Emma Polefko, Contributing Writer
After a day spent harvesting grapes and participating in the campus’ own Greek Olympics, the Fall Romers embarked on their 10-day trip to Greece. Five weeks of intense study preceded the trip, on which the Romers’ education came to life at the ancient Greek sites filled with the history, architecture and art that they had learned about and developed an appreciation for over the course of the semester.
Their first stop was the small town of Delphi, known to all for its Temple of Apollo as well as its delicious honey-flavored dessert, loukomades.
The day in Delphi began with a walk up the Sacred Path to the Temple of Apollo. That afternoon, a group of brave Romers led by Dr. Andrew Osborn hiked up Mount Parnassus. In the beating Grecian sun, the group zigzagged its way up the mountain until it finally made it to the summit, where Apollo is said to have sat, watching over Delphi.
From the zenith, the Romers were speechless at the raw beauty of the surrounding lansdscape.
“[You could see] the Gulf of Corinth right over the mountain; the view was incredible,” said junior Jack Friddle.
A day later, the Romers found themselves in Athens, climbing up the slippery steps to the top of the Areopagus, where Socrates and St. Paul are believed to have given speeches.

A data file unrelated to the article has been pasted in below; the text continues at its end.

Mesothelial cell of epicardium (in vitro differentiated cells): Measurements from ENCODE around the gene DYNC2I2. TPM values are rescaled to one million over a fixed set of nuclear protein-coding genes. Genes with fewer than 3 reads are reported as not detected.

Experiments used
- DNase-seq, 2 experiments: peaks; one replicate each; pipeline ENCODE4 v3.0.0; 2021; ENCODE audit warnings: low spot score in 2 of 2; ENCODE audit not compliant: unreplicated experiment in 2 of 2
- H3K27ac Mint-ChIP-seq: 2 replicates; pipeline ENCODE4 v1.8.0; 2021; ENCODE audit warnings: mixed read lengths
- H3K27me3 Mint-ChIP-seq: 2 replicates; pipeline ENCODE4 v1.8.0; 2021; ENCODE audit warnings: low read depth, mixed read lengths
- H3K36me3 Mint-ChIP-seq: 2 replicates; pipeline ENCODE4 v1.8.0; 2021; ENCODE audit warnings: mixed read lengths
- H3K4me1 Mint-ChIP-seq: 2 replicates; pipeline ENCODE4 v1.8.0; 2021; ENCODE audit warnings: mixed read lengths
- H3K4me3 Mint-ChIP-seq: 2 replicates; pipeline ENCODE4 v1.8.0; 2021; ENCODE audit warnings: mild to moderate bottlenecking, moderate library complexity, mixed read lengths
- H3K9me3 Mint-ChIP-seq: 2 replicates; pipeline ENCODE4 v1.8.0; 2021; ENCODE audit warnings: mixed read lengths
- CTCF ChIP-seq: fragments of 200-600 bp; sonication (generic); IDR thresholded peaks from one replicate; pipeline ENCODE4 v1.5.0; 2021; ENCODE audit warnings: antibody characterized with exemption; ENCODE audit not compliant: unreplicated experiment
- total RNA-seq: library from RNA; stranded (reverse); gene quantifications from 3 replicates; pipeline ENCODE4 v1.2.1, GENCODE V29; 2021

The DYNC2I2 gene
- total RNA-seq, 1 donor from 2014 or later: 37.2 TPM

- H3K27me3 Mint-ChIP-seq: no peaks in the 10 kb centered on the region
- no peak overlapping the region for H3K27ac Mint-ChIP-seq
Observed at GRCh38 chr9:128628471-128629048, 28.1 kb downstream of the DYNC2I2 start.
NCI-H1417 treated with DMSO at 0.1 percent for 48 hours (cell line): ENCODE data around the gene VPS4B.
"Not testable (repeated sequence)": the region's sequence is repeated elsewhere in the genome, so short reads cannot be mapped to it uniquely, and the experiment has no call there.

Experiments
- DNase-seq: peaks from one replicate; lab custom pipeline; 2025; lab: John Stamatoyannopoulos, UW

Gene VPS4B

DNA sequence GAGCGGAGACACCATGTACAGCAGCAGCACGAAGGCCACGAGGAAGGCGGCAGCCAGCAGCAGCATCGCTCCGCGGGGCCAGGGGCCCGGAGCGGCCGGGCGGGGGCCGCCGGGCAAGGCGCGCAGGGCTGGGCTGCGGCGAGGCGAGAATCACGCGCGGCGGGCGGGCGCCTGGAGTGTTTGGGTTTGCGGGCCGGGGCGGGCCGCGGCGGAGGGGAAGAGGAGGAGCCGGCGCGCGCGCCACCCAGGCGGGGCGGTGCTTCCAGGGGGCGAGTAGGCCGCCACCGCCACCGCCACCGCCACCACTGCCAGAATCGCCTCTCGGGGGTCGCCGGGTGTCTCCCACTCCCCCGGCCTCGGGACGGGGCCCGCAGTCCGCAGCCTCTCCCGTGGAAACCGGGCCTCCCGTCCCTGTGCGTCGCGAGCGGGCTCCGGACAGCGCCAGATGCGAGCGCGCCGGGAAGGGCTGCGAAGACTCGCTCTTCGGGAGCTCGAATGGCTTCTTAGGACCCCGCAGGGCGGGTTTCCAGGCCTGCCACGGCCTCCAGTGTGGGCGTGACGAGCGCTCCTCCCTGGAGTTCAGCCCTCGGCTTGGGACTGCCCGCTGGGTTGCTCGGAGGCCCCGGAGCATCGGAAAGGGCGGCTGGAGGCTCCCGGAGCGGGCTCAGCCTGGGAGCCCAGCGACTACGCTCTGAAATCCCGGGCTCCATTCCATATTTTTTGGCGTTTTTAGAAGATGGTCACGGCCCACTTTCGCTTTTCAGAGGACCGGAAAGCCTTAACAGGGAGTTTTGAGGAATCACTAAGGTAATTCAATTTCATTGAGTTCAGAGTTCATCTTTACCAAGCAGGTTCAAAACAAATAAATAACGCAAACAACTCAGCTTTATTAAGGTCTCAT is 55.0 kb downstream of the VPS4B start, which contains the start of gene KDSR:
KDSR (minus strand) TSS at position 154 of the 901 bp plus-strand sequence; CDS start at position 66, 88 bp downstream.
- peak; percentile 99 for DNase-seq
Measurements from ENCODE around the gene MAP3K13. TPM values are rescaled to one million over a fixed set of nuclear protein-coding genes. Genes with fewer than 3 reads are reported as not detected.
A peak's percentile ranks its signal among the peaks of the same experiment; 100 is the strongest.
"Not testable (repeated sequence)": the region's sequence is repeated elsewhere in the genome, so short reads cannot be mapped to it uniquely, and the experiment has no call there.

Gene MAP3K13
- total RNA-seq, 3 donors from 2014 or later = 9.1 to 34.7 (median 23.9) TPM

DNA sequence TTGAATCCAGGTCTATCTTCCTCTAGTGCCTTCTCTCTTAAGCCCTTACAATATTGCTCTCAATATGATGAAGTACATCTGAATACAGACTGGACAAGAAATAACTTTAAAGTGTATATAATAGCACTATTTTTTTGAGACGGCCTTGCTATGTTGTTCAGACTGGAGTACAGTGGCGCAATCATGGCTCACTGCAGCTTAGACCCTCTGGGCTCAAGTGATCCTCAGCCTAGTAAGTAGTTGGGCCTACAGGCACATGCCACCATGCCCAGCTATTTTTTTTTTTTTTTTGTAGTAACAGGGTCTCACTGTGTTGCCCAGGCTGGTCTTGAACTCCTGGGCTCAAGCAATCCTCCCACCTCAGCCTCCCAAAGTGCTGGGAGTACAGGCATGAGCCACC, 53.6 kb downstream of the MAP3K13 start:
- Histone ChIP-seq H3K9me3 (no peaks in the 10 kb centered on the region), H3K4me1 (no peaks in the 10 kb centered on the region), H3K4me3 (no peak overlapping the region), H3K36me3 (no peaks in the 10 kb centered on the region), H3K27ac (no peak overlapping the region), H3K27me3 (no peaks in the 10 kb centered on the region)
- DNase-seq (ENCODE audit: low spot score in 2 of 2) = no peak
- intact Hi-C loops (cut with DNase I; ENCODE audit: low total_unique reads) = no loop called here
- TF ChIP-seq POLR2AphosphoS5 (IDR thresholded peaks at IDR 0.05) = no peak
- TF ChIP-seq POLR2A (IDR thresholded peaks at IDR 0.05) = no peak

“You could feel the justice and democracy seep from its very stone, the same justice and democracy that runs my country today,” said sophomore Zackary Barreto.
The second day in Athens, the class climbed higher still to reach the Acropolis, which boasts the Parthenon, Erechtheum and Theater of Dionysus.
“We made our way up this steep hill. It was kind of a drizzly day, but as soon as we got to the top of the Acropolis, the clouds cleared, and I just remember nothing but the blinding whiteness of the marble from the temples. It was the big “ah-ha” moment of the semester. We had reached the top of the hill, and the skies had parted,” said sophomore Hank Walter.
Many bus rides later, the Romers stretched their legs in Olympia, birthplace of the Olympic games, and the last stop of the Greece trip. After faculty members took the class through the ancient Olympic Village, students were given a chance to race in the original Olympic Stadium.
“Walking into the arena where the first track was, I literally had chills; it was just so exhilarating to be there and be able to compete,” said sophomore Ellie Goerdt.
After experiencing all the high points of Greece, whether literal or metaphorical, the Romers were excited to participate in the race, an excellent capstone to the Greece trip.
In an exciting competition, sophomore Colin Goodman took away the laurels in the men’s race. Junior Lauren Green triumphed in the women’s, joining the ranks of thousands of former Olympians.
“To win was unexpected, but I felt like it was a fitting end to the Greece trip,” said Green.